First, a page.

Let’s not re-invent the wheel to create jobs in automotive sector
By Isaac Kalua Green
| September 12th 2021
I just returned from Munich Germany after attending the International Motor Show (IAA). I was part of a delegation from the Kenya Association of Manufacturers and the German Agency for International Cooperation. Also in attendance at the annual Fair was German Chancellor Angela Merkel.
This nearly 70 years old show was previously about automakers showcasing their latest cars. But things are different now. Organised by the German Association of the Automotive Industry (VDA), the event now focuses on mobility as a whole and not just cars. Such is the holistic focus we also need here. Participating in this show was akin to being immersed in sights and sounds of a different new world. Clearly cars are no longer dominant in the mobility space however their showcase was mind-boggling. Volkswagen presented a small, fully electric city car called the ID.LIFE. It is perfect for urban transportation and will be launched in 2025. The all-electric, BMW iX SUV offers almost 500km of battery range, which means after you charge it in Nairobi, you can travel to Mombasa.
Mercedes showcased a bigger electric car known as Maybach EQS. Incidentally, the electric version of Mercedes S class is already available. In addition, from 2025, all of Mercedes-Benz’s new vehicles will be 100 per cent electric. In the same vein, Audi has committed to make all new vehicles electric from 2026.
Kenya must follow in the path of “Rethink, Reduce, Reuse, and Recycle” as stated BMW’s top executive Oliver Zipse. This is the philosophy that auto manufacturers are increasingly working from as they manufacture electric cars. Unmistakably, the future of cars is electric. As such, Kenya’s government is best advised to sway investors who will invest in local assembly of electric vehicles and micro-mobility infrastructure. It was clear during the show that micro-mobility is a critical cog in the mobility wheel. This was evidenced by the fact that there were over 70 bikes on show. Among them were electric moped bikes whose maximum speed is 25km per hour. Beyond that, one would have to pedal manually. I couldn’t resist the temptation of grabbing one.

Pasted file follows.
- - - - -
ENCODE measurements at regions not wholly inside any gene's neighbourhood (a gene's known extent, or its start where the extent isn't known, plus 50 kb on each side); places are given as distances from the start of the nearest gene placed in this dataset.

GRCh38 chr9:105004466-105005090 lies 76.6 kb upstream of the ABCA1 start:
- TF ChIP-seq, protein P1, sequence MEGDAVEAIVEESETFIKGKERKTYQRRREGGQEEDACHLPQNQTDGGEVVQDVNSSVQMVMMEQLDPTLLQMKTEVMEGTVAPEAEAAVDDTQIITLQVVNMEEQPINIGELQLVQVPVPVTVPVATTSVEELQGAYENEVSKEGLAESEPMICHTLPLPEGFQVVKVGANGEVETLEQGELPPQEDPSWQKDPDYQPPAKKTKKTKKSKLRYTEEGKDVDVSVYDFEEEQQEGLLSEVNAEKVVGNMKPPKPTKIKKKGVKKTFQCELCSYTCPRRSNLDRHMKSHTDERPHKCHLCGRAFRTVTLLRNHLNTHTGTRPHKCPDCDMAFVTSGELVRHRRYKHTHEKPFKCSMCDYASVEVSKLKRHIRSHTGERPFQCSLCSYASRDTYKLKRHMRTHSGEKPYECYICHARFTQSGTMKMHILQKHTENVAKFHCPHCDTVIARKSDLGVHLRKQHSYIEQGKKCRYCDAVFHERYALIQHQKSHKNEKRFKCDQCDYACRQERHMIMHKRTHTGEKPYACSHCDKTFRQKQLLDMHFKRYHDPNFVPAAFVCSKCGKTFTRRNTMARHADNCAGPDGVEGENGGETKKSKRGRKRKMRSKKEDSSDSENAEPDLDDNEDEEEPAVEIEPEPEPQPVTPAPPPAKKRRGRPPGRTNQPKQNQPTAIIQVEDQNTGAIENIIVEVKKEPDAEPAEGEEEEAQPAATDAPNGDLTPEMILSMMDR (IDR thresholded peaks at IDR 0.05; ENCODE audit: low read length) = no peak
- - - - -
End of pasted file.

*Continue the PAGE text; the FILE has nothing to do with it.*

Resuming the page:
Electric mobility isn’t just good for the environment – it is great for the economy. By 2040, Germany will be producing 3.4 million electric cars annually, which puts them at the very heart of the auto industry. According to the European Commission, 13.8 million Europeans are directly and indirectly employed in the automotive sector. This represents 6.1 per cent of total EU employment.
Kenya can create thousands of well-paying jobs by revitalising the automotive sector. The starting point is that our Parliament quickly and carefully enacts the draft National Automotive Policy as an enabling policy framework that will attract investors to assemble these cars locally.
As part of this conducive policy environment, we must activate the Special Economic Zones because they will greatly incentivise mobility manufacturers. Towards this end, I suggest that the government urgently funds the Special Economic Zones Authority. I should also note that the global mobility consumers are no longer exclusively enthralled by cars. They want to move in an affordable, clean and efficient manner. Indeed, greener modes of transport are becoming increasingly popular.
I suggest the government entices Original Equipment Manufacturers (OEMs) to support Kenyan institutions through technology transfer. This will underpin local manufacture of these new forms of mobility. We should no longer have to wait for years to tap into mobility technology because this is already mature expertise among our existing global trade partners.
Ultimately, hidden at the core of Europe’s success of the mobility industry is the unity in diversity among all players which unfortunately seems to be lacking in Kenya hence inhibiting a natural growth of this most transformative sector. We must think and act green to change the narrative.
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